Re: beta decay

Posted by Natalie L. Smith on Jun 05, 2002 at 05:51

Re: beta decay (Kevin)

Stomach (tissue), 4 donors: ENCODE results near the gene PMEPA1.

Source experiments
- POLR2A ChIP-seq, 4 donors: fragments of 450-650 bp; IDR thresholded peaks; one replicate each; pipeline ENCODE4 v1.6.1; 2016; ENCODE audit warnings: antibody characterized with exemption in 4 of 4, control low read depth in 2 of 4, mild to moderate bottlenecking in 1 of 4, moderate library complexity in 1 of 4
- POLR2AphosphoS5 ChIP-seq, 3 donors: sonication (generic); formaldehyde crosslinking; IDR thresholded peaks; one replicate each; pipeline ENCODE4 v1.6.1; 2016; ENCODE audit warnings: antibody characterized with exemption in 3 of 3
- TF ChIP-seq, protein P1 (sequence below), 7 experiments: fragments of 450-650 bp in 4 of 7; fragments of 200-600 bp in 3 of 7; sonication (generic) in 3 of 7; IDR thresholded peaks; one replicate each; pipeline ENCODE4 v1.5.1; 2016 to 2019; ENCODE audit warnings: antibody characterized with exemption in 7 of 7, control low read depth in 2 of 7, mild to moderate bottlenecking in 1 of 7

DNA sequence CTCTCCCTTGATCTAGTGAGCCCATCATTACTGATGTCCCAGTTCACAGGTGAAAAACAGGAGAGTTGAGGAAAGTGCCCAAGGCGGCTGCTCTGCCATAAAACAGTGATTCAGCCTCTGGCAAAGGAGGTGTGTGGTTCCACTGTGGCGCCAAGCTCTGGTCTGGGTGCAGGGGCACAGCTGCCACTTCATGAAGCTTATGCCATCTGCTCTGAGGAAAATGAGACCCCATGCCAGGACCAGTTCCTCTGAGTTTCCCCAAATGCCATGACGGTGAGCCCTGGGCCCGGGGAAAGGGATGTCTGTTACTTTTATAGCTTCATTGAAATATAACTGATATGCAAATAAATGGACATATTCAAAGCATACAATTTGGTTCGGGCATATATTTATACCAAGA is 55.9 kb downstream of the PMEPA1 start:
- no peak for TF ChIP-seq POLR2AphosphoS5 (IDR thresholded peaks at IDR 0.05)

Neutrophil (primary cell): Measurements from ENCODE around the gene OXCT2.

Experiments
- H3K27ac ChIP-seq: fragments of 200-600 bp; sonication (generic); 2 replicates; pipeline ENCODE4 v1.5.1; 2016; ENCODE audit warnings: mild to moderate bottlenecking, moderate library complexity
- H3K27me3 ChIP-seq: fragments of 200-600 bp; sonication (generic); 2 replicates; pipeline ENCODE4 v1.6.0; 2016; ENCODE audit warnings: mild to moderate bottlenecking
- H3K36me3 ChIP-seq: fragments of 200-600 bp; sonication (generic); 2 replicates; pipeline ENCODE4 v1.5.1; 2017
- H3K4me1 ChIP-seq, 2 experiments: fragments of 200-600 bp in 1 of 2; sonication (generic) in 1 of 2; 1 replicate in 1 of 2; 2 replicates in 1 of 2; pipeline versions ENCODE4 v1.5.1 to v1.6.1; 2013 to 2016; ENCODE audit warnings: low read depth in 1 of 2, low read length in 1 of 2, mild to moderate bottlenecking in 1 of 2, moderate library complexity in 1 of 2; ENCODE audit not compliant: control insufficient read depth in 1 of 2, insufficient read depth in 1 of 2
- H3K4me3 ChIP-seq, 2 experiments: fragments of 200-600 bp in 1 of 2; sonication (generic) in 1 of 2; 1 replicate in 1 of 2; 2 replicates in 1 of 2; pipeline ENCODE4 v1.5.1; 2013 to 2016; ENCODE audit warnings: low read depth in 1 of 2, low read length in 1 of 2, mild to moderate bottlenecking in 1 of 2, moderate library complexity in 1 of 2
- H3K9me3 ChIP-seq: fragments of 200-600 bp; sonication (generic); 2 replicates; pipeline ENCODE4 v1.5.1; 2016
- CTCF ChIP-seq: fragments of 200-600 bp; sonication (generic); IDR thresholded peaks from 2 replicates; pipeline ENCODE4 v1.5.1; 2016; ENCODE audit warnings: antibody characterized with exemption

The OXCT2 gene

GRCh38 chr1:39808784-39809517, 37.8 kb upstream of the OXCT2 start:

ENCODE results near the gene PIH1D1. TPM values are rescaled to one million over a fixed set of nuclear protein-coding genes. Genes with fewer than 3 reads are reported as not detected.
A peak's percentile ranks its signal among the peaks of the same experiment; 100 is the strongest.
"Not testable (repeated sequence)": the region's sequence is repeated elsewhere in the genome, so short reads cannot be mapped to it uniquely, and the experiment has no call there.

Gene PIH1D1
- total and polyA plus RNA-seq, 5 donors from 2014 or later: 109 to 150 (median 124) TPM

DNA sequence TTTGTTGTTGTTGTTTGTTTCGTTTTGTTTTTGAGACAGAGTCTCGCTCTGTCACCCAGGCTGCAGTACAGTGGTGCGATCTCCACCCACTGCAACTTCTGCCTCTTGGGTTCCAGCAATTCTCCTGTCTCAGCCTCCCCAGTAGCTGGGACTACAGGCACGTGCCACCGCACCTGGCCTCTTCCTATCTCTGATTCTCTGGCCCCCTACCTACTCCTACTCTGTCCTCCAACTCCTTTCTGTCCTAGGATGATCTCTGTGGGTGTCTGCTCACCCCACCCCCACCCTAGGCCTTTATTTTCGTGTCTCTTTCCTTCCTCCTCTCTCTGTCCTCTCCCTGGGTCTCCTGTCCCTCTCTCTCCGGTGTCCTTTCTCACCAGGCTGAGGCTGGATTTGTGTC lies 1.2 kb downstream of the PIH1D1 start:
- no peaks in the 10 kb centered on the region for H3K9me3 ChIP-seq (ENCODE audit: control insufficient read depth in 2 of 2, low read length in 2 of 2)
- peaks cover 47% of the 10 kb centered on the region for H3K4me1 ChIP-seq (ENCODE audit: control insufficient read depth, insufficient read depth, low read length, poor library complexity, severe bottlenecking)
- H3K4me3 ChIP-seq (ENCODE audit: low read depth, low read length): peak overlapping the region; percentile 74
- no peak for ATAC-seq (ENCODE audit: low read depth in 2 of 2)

The beta particle (electron) is ejected from the nucleus as the neutron changes to a proton. The charge on the resulting atom is +1, but only for the briefest fraction of a second. All atoms that aren't isolated in a vacuum are in proximity to other atoms with electrons and there will be a rapid exchange of electrons from atom to atom until the charge is shifted to the most stable situation. Bear in mind that the beta decay has also just produced an electron. Though it is ejected at high velocity, it will lose energy when it interacts with surrounding matter and will eventually become associated with some atom (most likely NOT the one it came from). Thus, you have also produced, somewhere, an atom with a -1 charge, too. The electrons continue to move until they are situated in the most stable arrangement.

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